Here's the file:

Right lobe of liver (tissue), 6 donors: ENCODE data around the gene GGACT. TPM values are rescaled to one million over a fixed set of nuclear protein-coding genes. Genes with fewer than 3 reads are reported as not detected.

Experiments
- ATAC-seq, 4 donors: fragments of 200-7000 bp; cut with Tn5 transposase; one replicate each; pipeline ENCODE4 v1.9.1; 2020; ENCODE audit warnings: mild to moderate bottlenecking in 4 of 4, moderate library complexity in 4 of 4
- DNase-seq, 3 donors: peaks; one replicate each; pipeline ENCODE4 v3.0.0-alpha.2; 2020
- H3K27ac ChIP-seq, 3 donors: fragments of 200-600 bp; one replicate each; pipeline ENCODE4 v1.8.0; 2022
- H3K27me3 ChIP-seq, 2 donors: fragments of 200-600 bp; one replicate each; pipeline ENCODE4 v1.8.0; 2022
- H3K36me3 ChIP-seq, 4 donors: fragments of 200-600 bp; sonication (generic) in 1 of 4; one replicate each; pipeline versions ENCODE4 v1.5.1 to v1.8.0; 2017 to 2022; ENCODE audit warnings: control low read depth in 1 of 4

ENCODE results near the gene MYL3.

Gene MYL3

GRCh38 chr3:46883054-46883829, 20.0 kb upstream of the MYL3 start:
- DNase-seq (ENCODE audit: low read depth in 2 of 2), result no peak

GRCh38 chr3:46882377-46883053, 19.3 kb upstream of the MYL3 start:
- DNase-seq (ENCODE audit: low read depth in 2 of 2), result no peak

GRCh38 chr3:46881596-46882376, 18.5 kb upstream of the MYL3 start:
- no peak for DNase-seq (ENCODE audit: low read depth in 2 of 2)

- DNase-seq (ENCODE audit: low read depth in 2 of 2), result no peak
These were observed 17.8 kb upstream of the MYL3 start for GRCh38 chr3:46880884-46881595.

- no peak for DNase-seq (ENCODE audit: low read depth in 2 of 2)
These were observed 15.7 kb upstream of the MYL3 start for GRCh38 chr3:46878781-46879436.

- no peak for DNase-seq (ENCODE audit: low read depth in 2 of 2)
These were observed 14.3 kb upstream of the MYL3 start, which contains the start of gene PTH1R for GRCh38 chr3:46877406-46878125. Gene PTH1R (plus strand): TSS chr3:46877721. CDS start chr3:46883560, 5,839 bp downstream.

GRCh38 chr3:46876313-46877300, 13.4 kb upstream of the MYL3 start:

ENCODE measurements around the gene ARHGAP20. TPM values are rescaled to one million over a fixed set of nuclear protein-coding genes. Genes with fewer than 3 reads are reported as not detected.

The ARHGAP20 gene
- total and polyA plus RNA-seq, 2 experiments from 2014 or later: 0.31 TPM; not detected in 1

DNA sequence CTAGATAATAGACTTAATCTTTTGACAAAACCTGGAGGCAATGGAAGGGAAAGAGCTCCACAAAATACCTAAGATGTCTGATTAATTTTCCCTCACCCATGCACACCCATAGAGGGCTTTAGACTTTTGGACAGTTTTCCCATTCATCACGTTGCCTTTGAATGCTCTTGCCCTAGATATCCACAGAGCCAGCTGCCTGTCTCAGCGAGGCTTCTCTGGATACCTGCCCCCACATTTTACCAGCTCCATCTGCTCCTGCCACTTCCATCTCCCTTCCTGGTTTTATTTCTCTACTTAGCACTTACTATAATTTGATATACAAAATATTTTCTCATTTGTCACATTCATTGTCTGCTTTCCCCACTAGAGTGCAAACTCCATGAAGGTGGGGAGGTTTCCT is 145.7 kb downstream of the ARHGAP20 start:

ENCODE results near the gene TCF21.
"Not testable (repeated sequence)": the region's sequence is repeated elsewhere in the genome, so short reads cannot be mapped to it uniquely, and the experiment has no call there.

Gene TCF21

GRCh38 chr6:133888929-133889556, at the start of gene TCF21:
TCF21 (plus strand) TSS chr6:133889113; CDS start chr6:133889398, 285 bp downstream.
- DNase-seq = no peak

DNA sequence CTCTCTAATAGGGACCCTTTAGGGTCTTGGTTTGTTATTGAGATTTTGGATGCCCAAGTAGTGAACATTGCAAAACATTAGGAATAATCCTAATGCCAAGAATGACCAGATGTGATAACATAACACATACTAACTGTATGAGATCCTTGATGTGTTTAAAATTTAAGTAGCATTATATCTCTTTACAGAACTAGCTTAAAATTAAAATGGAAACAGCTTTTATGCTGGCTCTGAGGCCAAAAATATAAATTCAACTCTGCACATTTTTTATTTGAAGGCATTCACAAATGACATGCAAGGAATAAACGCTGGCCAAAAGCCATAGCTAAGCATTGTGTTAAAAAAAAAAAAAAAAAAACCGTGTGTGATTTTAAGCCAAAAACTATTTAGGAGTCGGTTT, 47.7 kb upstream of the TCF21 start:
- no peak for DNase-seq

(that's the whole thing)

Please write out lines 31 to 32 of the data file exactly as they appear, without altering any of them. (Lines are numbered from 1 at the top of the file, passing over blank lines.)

TCF21 (plus strand) TSS chr6:133889113; CDS start chr6:133889398, 285 bp downstream.
- DNase-seq = no peak